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Zoloft MDL Adds Five New Lawsuits In One Day

The Zoloft MDL added five new lawsuits on August 13, 2012, all filed by parents alleging that their children were born with birth defects caused by the use of Zoloft by their mothers during pregnancy. The lawsuits were filed in the United States District Court, Eastern District of Pennsylvania, where the MDL is based. The MDL is being overseen by Judge Cynthia M. Rufe. The new cases join at least 90 other federal Zoloft lawsuits in the MDL.

Difference between MDL and class action lawsuit

A multidistrict litigation, or MDL, seeks to streamline the litigation process by consolidating cases making similar claims and citing similar evidence. This helps to avoid duplicative pretrial proceedings and prevents the possibility of conflicting rulings. However, unlike a class action lawsuit, each lawsuit in an MDL remains individual, allowing each plaintiff to continue to assert his or her own unique factual claims against the defendant.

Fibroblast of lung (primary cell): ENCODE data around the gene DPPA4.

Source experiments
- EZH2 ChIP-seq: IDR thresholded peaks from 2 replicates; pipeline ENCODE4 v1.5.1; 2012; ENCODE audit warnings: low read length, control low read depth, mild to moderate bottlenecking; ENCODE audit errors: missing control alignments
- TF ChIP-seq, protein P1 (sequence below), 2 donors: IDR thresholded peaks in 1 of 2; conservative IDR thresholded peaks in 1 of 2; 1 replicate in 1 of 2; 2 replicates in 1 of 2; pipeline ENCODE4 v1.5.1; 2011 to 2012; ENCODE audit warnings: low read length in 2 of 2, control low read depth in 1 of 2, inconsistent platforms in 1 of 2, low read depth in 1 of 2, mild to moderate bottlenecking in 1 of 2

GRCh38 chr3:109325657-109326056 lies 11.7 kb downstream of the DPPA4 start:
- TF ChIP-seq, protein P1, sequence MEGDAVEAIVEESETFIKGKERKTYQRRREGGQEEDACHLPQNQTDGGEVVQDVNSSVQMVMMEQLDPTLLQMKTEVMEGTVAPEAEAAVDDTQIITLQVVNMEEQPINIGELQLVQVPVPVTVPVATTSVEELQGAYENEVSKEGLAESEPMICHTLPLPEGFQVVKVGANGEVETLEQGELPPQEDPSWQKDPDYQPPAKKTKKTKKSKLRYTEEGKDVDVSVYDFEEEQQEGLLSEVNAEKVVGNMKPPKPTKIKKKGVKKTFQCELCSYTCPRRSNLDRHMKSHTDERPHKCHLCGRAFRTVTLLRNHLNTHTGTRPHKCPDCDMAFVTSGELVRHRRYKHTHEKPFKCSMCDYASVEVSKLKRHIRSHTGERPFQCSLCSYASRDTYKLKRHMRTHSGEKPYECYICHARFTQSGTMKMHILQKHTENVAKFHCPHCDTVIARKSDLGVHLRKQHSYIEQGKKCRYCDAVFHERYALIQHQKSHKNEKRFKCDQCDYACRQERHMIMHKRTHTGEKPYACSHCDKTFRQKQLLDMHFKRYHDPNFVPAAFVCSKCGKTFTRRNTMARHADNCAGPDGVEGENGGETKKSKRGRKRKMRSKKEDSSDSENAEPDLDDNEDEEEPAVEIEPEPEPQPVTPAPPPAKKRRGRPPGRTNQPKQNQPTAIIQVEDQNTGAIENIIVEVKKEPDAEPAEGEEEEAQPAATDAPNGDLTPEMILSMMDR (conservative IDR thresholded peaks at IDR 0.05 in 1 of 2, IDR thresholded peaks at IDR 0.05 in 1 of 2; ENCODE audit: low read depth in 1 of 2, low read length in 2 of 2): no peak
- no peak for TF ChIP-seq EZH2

Child’s heart defects allegedly caused by Zoloft

In one case transferred to the Zoloft MDL, a mother alleges that her child, Jade, was born with birth defects resulting from Zoloft use during pregnancy. The mother suffered depression during her pregnancy, and her physician prescribed Zoloft, which she took properly according to instructions. Her baby Jade was born in 2003 with an atrial septal defect, ventricular septal defect and coarctation of the aorta, and will require lifelong medical care and monitoring. The lawsuit was originally filed on July 19, 2012 in the Southern District of New York before being transferred to the MDL.

SSRIs and birth defects

Studies have linked the use of Zoloft and other SSRIs during pregnancy to many birth defects, including cardiac defects, limb abnormalities, cleft palate and cleft lip, craniosynostosis, omphalocele, neural tube defects, anal atresia, and persistent pulmonary hypertension of the newborn.

In 2005, the FDA ordered a change to the warning label on Zoloft to add a caution about potential birth defects. In 2006, the agency issued a warning about the possibility of PPHN, but in December 2011, the FDA issued an update stating that “given the conflicting results from different studies, it is premature to reach any conclusion about a possible link between SSRI use in pregnancy and PPHN.”

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